The domestic and foreign policy challenges facing German politics will immediately regain visibility after the corona crisis has ended. The Israeli-Palestinian conflict and its international repercussions is one of these challenges. Whatever diplomatic solutions are pursued in the future, they will only be sustainable in the context of a reconciliation process between Israelis and Palestinians. Without reconciliation there can be no peaceful coexistence, independently of the diplomatic schema. The future of Europe and Germany, however, is closely tied to the resolution of the Middle East conflict or the achievement of its prospective resolution, both domestically and internationally. The influx of refugees from the Middle East to Europe is a dramatic symptom of the overall crisis situation in the Middle East. Germany is already feeling the painful domestic repercussions of the refugee movement in general, and the intensification of the Palestinian conflict in particular: populist and xenophobic movements and parties are dividing and polarizing German society. And the hatred felt among members (especially younger members) of the population with family roots in the Middle East is a driving force behind the violence against Jews on German streets — violence that is only partially classifiable as "anti-Semitic".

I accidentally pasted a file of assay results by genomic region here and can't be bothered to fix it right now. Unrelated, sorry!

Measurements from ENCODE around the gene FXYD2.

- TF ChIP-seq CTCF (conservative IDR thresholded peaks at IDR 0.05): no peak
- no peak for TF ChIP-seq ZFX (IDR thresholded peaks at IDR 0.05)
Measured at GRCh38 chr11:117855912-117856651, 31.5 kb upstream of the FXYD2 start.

Germany is particularly called upon to establish a trialogue aimed at long-term reconciliation. No other country has a broader experience in dealing with the past as basis for reconciliation, especially with reference to Israel.
On 7. May 2022 Ralf K. Wüstenberg will present the work in progress of the European Wasatia Graduate School at the "Theology and Technology" workshop of Westfield House, University of Cambridge.